So as I dodged around him, I kept going, running right next to his side. He tried to swat at me with one paw, but wolves just weren’t built for that kind of lateral motion in their limbs. A cat, or a bear, could swat that way, but canines generally used their claws for traction more than violence. I ducked under the paw easily, and he wasn’t able to do a whole lot about it.
I didn’t cut at him as I moved, not yet. This was just to get a feel for things, an idea of how this was going to go.
Fenris turned to follow me, teeth snapping at my back. I imagined it looked something like the world’s largest dog chasing his tail. He had the raw speed to keep up with me, but I had the position and angle to stay just a bit out of reach.
The logical next step would have been to duck under him to his other side, forcing him to reverse the direction of his spin to keep chasing me. I wasn’t quite ready to do that, though. He couldn’t really bite or claw at me when I was underneath of him, but he could just let himself fall on top of me, and somehow I didn’t think that having what had to be a couple tons of wolf land on me was a good idea.
I spun and started running the other way where I was, instead. That put me running straight for his mouth, which might have been a problem if he’d been ready to capitalize on the opportunity.
He wasn’t, though. I couldn’t really blame him. What wolf ever suspects the rabbit to run at him?
Fenris still snapped at me, but it was a few fractions of a second too late, too slow; I evaded to the side again easily. I lashed out with Tyrfing again, this time slashing at his eye. The intention was mostly just to distract him, force him to recoil and prevent him from biting at me again. It worked, too. Even if you’re an ancient wolf-god with an almost inconceivable amount of experience, when someone threatens your eyes, you tend to flinch.
This time, though, the sword connected with his cheek, just under that huge eye. It drew blood, or something that was close enough to make the distinction irrelevant. It looked like blood, smelled like blood, soaked into Tyrfing’s blade without leaving a stain like blood did.
At that point, there was only one way this could end. And I suspected we both knew it, too.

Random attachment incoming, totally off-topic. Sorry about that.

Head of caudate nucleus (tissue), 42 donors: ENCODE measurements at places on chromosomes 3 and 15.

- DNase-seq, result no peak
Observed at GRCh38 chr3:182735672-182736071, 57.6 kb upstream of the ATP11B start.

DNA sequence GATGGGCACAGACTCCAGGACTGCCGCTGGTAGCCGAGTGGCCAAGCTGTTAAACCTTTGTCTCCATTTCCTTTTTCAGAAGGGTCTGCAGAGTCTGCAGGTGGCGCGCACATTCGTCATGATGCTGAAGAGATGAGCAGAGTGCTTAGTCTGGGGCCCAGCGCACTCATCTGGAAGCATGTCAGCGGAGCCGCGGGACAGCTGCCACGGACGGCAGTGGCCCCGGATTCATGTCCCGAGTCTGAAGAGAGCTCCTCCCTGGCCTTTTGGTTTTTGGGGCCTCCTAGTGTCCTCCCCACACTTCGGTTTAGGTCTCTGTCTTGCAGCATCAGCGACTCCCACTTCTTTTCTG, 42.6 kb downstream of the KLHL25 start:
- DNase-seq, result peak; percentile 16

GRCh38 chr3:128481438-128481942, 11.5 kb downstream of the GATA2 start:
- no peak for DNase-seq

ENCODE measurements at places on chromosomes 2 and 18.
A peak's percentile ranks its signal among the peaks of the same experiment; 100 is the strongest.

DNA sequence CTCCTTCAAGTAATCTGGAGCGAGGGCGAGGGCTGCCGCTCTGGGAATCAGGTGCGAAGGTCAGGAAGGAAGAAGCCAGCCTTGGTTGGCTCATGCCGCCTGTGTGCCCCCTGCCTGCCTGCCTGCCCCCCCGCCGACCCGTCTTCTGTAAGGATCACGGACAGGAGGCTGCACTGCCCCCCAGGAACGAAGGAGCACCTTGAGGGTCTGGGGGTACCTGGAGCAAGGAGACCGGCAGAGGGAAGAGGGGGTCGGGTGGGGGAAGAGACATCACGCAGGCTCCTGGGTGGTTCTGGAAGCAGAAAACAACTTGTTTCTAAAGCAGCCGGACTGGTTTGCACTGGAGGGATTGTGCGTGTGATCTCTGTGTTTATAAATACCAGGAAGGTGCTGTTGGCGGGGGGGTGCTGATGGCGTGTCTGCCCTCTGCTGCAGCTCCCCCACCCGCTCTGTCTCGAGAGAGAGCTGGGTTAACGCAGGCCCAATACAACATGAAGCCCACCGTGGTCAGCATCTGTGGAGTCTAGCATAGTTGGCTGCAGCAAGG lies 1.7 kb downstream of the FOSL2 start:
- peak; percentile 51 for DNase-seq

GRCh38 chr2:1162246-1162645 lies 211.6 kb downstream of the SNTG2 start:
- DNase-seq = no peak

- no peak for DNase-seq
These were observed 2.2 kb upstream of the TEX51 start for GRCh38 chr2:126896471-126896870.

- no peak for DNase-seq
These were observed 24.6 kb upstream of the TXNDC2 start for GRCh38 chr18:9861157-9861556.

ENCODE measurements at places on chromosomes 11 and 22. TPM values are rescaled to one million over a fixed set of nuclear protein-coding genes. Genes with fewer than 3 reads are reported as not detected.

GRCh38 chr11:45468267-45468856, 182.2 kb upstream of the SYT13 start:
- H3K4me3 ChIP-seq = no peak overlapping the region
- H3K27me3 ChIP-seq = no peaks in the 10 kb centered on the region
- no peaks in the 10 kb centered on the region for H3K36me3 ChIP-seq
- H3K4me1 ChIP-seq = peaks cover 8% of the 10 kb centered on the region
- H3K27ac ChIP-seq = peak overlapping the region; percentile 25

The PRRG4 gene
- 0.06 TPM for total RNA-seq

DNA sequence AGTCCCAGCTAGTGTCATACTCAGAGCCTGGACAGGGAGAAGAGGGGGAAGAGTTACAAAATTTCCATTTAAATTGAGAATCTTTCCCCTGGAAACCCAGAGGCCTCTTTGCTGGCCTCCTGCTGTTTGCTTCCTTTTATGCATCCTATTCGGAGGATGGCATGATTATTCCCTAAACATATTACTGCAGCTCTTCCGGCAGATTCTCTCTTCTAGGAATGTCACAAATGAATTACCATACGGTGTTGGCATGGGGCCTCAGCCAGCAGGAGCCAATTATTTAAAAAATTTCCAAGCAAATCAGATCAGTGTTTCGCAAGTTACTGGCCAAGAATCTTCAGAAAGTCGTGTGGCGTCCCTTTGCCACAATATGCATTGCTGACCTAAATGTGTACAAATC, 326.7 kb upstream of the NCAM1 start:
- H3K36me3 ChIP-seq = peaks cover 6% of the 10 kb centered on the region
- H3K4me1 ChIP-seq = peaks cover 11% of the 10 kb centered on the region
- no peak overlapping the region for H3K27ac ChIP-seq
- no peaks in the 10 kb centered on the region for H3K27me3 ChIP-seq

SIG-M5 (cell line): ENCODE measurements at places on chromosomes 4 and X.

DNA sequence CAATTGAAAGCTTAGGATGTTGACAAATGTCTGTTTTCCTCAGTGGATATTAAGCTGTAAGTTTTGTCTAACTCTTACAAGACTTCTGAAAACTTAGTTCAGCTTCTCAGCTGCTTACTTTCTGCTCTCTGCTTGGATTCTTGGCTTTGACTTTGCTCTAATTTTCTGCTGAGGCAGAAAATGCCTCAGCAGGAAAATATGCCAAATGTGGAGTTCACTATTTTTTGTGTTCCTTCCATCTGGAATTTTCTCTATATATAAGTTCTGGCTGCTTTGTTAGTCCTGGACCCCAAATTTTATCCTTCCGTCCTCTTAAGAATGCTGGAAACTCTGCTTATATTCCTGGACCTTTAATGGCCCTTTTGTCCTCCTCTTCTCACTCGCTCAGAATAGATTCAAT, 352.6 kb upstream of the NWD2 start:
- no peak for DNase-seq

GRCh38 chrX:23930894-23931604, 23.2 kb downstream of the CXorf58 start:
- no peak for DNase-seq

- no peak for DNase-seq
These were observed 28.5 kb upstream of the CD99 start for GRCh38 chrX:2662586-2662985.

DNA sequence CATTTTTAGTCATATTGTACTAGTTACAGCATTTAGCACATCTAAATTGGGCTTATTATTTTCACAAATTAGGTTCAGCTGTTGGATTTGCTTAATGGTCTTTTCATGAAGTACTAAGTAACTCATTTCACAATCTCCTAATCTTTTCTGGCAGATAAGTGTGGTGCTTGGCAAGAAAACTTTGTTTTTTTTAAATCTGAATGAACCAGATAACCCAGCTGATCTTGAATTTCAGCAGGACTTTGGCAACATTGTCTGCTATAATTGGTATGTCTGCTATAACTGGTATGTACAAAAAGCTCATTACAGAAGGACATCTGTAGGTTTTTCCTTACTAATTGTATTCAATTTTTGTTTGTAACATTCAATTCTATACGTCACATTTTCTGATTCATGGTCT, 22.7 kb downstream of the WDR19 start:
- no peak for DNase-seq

Fenris was bigger, and stronger, and more skilled, and vastly more experienced. He could, and did, go up against monsters from the void and similarly horrific foes and take them down easily.
And none of that mattered a bit.
I was more agile, readily able to avoid his attacks. I was very experienced at fighting things bigger and stronger than I was. I didn’t get tired, or slow, or clumsy. And with Tyrfing, I had a weapon that was capable of actually hurting him.
My existence, my armaments, my training and experiences, it all came down to this. It had always been about this. This was, quite literally, the fight I was born for.
Fenris never had a chance. And he knew it.
I kept running, kept dodging, always just barely out of reach. I was too fast and too unpredictable to catch, too precise to ignore. Occasionally I wrapped darkness over his eyes, or tripped him up with air and ice, but mostly that wasn’t worth the concentration it required. It was easier to keep running, keep moving. Occasionally I cut at him again, and occasionally those cuts connected. They were never serious, never dangerous, but they were irritating and they bled.
Fenris was getting tired. He was losing blood, was getting weak. And he still hadn’t hit me at all.
Now, at least, I could tell that Fenris wasn’t really fighting, that his heart wasn’t in it. Even as it became clear that he was losing, he didn’t do anything different. He had to be capable of it, there was really no doubt of that. He had thousands of years of experience; there was no way that he hadn’t had to deal with something like this before. He had magic, had powers I couldn’t even guess at, not to mention an obviously impressive control over his own body’s shape and size. He had to have some tricks up his metaphorical sleeves.